• Many people “neither wish to understand, let alone participate in any democratic system.” Many of them are citizens of the United States! This is especially true of those able to flood the political arena with money. Filled with an exaggerated sense of entitlement, they have no intention of playing on a level playing field. Then, this is the fate of empires.

      None of this is new. The 18th century Founding Fathers of the United States were as terrified of democracies as they were of kings. In fact, one could reasonably argue that these Founding Fathers saw the two as inexorably intertwined.

      As a result, as The Constitution of 1787 was originally constructed, citizens could only vote for representatives to the House of Representatives. That was it. Period.

      Senators were chosen by state legislatures. The president was, and still is, officially elected by what has become to be known as the Electoral College – which holds it election AFTER the November presidential election. Its intended purpose was to put a check on any notions of an absolute right of even franchised citizens to elect a president. Supreme Court justices are appointed by the president with the consent of the senate.

      To further limit voting rights, initially only property owning white males could vote. This scheme remained in place until the early 19th century because the vast majority of the Founding Fathers feared the consequences of universal white male suffrage. They simply did not trust the common man to make choices.

      Crumbling of the property requirement for white males led to formation of the Democratic Party. After than, it was only through a series of Amendments to The Constitution that blacks, women, and eventually 18-year-old acquired voting rights.

      Even today, most candidates for public office are in the pockets of those de facto gods otherwise known as corporations. Beholding to corporations for the campaign contributions necessary to be elected to national public office, they pass laws favoring corporations rather than voters. This reality explains why banks, rather the struggling homeowners, were bailed out by BOTH political parties during The Great Recession.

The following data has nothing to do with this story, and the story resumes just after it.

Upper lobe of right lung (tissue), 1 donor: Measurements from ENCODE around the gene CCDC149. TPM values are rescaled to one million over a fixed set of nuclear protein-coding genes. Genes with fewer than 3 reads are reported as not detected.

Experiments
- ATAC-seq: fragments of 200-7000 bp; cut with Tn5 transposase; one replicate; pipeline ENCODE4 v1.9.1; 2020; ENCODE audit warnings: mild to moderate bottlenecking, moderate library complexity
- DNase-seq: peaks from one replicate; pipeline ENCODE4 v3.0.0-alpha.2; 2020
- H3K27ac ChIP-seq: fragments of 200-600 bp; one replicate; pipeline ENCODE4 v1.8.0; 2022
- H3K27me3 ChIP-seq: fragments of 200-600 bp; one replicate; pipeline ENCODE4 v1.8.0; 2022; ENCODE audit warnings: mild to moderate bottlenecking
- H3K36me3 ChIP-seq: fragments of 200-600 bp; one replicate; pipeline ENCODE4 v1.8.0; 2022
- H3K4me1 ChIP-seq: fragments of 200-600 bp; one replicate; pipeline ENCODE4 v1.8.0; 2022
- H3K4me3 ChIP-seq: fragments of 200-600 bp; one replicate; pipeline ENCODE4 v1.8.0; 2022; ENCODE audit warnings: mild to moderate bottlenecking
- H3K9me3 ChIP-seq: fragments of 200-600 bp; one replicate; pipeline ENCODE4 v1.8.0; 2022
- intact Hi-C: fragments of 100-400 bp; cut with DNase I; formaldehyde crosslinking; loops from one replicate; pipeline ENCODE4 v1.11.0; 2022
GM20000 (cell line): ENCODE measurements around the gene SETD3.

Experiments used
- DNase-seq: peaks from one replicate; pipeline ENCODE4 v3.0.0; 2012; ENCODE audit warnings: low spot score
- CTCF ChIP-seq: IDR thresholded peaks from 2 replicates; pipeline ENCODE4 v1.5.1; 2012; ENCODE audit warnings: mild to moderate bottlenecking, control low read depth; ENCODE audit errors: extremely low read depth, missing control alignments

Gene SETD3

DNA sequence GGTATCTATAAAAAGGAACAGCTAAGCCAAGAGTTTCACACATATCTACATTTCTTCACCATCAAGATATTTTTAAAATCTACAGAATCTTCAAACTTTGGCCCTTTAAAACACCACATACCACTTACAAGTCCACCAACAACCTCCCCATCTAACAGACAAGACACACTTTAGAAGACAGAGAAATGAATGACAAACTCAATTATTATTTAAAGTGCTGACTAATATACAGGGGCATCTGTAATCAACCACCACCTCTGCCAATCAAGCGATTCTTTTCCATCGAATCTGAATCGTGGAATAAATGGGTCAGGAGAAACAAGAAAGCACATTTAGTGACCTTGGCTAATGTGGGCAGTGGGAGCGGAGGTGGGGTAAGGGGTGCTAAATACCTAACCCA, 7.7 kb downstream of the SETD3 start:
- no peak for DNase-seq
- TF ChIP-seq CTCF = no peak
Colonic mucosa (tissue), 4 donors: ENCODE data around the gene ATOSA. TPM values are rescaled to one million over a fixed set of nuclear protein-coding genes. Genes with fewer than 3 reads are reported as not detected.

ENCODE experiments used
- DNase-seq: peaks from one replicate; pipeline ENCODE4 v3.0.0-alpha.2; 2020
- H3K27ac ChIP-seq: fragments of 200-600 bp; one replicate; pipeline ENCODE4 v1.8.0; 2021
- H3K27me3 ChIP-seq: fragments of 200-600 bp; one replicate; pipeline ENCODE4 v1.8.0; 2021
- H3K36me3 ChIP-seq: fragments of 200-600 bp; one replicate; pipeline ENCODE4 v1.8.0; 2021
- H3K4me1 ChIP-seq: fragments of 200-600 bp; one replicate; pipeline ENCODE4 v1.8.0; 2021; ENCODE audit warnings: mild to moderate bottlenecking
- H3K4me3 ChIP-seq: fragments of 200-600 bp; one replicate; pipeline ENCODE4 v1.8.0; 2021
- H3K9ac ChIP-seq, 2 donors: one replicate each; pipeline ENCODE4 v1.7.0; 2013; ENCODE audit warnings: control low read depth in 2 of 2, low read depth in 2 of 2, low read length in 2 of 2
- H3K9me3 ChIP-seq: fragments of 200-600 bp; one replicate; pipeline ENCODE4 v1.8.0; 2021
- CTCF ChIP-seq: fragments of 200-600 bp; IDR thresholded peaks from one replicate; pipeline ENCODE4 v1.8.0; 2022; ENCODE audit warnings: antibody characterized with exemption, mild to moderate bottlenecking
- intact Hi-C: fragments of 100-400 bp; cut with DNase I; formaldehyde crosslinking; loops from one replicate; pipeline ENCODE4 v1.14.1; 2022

To make matters worse for the average American, corporations are treated as persons by legal precedents. That is why Mitt Romney said corporations are people. It has even been suggested that corporations be given the right to vote in elections! Such lunacy has not been seen since the Emperor Caligula wanted to make his horse a Roman consul (magistrate)!

      America’s Founding Fathers weren’t the only ones fearing democracy. There is not record of voting in the Bible. Instead, most of biblical history is filled with a singular ruler filling the gap between God and man. In other words, there was God. Then, there was the king. Below them was everybody else.

  4. I actually agree with Milton. I just pray that no one takes the advice of Dick Cheney, Paul Wolfowitz, or Donald Rumsfeld, all of whom have been on conservative TV shows, offering free advice.

    • Actually, it’s not Muslims. There is no Muslim monolith. (This is the same mistake conservatives made over half a century ago in dealing with communism.) It’s sunnis. Destabilization is merely a means to a more comprehensive end. Then, conservative would know this if they were really as in much in contact with the divine as they claim.

  5. I think that there is a lot to be said about the differences between the development of the Western world verse the development of the near and far east. Part of it does have to do with the Muslims, but only in so far as their governmental structure is largely theocratic, and as such the idea of voting is basically a foreign concept. I don’t see this as necessarily good or bad. Similarly, the far east has structures based on imperial rule. This is and has been their historic reality. Again, not necessarily good or bad. Western civilization is unique in that it largely descends from representative democracy, so the idea of anything else is fairly foreign to us. Today we have corporations donating large quantities of money for electoral results, and in Rome we had large quantities of salt for essentially the same thing. We act as if this is largely different than what has come before, but it really is not.

    • Six facts are worth noting:

      1) Judeo-Christianity is an Eastern religion.

      2) Christianity and Islam essentially worship the same Bronze Age Middle Eastern deity.

      3) Traditional Western religions are non-Biblical.

      4) The first established Euro-American government in North America was a Christian theocracy that failed miserably.

      5) All empires follow similar stages of dominance, trade, prosperity, reason, degeneration, and collapse.

      6) Rome was officially a Christian empire when it fell; the Soviet Union was officially godless until the end.